Document Type

Journal Article

Publisher

BioMed Central

Faculty

Faculty of Health, Engineering and Science

School

School of Exercise and Health Sciences

RAS ID

18630

Comments

This article was originally published as: Parfrey K., Gibbons S.G., Drinkwater E.J., Behm D.G. (2014). Effect of head and limb orientation on trunk muscle activation during abdominal hollowing in chronic low back pain. BMC Musculoskeletal Disorders, 15(1). Original article available here

Abstract

Background: Individuals with chronic low back pain (CLBP) have altered activations patterns of the anterior trunk musculature when performing the abdominal hollowing manœuvre (attempt to pull umbilicus inward and upward towards the spine). There is a subgroup of individuals with CLBP who have high neurocognitive and sensory motor deficits with associated primitive reflexes (PR). The objective of the study was to determine if orienting the head and extremities to positions, which mimic PR patterns would alter anterior trunk musculature activation during the hollowing manoeuvre. Methods. This study compared surface electromyography (EMG) of bilateral rectus abdominis (RA), external oblique (EO), and internal obliques (IO) of 11 individuals with CLBP and evident PR to 9 healthy controls during the hollowing manoeuvre in seven positions of the upper quarter. Results: Using magnitude based inferences it was likely (>75%) that controls had a higher ratio of left IO:RA activation with supine (cervical neutral), asymmetrical tonic neck reflex (ATNR) left and right, right cervical rotation and cervical extension positions. A higher ratio of right IO:RA was detected in the cervical neutral and ATNR left position for the control group. The CLBP group were more likely to show higher activation of the left RA in the cervical neutral, ATNR left and right, right cervical rotation and cervical flexion positions as well as in the cervical neutral and cervical flexion position for the right RA. Conclusions: Individuals with CLBP and PR manifested altered activation patterns during the hollowing maneuver compared to healthy controls and that altering cervical and upper extremity position can diminish the group differences. Altered cervical and limb positions can change the activation levels of the IO and EO in both groups. © 2014 Parfrey et al.; licensee BioMed Central Ltd.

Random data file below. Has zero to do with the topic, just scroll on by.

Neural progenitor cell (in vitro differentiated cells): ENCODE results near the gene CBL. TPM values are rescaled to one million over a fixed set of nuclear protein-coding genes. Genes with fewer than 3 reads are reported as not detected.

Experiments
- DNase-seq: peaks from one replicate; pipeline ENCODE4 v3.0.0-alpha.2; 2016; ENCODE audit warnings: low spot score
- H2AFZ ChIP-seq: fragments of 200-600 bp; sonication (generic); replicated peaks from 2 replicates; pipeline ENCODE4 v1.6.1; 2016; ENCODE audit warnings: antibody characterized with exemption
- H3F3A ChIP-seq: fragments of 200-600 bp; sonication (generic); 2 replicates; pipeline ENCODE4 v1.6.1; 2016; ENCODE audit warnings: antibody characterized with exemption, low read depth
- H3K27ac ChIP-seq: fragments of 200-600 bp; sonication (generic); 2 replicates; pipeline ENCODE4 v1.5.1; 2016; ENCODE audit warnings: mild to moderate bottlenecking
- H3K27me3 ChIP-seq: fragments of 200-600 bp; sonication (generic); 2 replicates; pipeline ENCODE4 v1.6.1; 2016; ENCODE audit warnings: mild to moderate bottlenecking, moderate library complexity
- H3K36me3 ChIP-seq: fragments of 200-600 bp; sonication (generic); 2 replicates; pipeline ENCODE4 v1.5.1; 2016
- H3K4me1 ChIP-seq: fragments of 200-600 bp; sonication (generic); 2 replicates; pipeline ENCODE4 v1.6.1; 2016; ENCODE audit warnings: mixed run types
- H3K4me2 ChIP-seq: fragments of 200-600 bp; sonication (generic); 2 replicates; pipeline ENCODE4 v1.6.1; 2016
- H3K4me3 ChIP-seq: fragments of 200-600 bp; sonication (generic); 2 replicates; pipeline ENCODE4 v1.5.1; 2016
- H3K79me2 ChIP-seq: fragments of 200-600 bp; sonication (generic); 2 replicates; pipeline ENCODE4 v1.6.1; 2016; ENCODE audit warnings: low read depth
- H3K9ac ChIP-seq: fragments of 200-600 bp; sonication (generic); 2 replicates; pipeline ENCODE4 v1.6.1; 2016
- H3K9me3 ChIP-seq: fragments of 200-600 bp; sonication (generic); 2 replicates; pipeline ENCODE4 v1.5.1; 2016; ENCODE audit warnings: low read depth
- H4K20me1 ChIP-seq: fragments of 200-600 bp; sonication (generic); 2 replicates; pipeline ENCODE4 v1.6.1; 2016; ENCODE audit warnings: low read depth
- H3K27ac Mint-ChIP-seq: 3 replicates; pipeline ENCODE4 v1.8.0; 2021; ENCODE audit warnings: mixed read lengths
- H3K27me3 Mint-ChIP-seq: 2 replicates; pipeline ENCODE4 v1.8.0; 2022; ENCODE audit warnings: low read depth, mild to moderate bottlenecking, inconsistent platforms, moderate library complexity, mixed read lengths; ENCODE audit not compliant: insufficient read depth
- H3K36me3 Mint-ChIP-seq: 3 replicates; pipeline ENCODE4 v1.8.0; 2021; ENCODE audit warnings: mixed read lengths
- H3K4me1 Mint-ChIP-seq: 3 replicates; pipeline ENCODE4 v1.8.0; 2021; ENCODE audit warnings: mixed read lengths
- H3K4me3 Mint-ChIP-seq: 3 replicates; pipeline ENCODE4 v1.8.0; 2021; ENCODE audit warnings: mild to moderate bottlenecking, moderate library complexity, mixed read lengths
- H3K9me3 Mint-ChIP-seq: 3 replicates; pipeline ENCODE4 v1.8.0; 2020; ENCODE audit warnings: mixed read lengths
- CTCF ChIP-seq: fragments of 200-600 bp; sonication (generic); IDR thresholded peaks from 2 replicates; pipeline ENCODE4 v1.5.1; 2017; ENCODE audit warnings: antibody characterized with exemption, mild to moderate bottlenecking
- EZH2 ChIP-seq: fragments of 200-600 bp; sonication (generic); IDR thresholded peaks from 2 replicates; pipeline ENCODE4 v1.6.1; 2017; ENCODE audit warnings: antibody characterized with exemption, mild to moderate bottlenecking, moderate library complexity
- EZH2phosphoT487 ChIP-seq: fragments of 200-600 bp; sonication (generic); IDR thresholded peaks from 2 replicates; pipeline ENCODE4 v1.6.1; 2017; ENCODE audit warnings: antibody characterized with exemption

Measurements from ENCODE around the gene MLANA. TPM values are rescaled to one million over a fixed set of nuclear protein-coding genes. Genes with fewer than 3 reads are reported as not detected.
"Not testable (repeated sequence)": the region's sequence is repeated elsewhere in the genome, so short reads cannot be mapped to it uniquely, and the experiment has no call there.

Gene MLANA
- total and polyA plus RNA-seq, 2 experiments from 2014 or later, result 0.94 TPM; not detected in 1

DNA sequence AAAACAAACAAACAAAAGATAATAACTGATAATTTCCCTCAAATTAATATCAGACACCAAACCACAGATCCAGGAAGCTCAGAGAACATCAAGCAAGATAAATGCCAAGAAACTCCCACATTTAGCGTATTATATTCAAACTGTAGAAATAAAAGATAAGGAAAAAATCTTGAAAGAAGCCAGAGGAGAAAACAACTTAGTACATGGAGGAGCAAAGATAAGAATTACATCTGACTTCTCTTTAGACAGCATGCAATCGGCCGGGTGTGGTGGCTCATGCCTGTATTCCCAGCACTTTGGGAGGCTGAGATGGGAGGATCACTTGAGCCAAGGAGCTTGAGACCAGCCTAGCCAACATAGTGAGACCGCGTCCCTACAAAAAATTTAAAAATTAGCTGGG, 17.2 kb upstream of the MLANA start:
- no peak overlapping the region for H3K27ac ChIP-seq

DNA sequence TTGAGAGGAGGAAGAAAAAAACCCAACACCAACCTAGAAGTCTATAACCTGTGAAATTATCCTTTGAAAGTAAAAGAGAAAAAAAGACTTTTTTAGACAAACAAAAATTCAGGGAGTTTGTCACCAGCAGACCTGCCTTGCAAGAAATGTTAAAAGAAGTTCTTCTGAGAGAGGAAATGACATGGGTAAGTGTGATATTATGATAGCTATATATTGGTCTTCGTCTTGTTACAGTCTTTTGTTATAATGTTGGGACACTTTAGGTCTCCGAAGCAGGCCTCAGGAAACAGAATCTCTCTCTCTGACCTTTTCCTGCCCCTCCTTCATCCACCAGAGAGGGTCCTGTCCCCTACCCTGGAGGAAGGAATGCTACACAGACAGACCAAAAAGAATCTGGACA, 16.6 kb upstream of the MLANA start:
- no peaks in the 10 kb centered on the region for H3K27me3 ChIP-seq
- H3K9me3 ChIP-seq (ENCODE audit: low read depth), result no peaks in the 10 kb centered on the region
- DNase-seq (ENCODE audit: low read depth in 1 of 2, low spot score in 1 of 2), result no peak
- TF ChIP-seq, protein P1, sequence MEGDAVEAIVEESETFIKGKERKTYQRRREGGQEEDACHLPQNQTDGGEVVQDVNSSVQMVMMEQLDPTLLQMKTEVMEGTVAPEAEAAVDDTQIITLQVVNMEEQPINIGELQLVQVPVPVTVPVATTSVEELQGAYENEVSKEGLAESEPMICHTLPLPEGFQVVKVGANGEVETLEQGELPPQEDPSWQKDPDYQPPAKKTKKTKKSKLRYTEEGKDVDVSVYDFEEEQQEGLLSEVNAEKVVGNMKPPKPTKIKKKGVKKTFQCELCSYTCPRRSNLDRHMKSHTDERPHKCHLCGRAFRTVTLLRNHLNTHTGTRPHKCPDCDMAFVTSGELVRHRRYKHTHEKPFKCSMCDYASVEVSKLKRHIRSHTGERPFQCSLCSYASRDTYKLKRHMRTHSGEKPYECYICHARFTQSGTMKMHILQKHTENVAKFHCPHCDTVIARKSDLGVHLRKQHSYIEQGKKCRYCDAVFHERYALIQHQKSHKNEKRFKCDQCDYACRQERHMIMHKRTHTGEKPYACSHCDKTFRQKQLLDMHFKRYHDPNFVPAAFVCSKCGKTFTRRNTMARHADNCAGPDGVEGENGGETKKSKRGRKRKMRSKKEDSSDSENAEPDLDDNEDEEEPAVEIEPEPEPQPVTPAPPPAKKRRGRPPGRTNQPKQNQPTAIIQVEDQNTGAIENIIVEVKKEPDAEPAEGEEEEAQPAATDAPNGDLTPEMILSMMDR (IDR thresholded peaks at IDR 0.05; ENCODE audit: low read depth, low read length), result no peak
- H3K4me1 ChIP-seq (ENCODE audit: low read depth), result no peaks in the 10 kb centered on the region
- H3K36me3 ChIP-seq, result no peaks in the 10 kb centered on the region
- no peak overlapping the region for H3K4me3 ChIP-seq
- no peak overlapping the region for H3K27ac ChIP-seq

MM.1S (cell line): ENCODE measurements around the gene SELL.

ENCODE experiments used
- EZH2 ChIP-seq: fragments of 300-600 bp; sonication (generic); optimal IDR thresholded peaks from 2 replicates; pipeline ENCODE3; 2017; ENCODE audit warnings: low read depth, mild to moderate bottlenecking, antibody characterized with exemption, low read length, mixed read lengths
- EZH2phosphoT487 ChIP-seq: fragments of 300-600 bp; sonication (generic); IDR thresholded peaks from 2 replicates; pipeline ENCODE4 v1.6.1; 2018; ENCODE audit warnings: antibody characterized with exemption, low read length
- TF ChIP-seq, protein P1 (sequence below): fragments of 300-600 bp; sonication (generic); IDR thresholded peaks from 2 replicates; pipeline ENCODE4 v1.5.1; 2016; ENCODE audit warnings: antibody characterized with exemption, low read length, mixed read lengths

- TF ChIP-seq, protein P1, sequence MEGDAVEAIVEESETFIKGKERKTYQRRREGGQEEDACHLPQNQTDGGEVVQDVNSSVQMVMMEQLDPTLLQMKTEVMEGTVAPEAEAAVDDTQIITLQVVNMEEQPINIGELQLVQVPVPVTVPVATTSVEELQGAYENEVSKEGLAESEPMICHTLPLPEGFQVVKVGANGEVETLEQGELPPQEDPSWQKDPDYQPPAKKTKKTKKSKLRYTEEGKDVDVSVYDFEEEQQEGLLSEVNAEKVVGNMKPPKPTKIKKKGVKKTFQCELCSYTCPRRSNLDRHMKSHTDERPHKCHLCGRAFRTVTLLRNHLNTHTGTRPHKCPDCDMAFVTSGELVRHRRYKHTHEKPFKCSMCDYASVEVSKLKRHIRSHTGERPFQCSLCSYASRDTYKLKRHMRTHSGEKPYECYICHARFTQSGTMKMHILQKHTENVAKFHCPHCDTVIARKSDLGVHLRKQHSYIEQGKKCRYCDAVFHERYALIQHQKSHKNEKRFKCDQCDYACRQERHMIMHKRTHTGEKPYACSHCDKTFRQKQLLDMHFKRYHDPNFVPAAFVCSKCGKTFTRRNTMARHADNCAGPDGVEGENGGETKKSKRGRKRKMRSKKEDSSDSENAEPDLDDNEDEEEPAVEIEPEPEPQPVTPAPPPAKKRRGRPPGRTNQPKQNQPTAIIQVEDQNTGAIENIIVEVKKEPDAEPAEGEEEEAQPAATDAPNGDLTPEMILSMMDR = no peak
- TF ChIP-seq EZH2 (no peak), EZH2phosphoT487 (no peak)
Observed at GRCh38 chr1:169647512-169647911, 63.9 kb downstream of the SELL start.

DOI

10.1186/1471-2474-15-52

Creative Commons License

Creative Commons License
This work is licensed under a Creative Commons Attribution 2.0 License.

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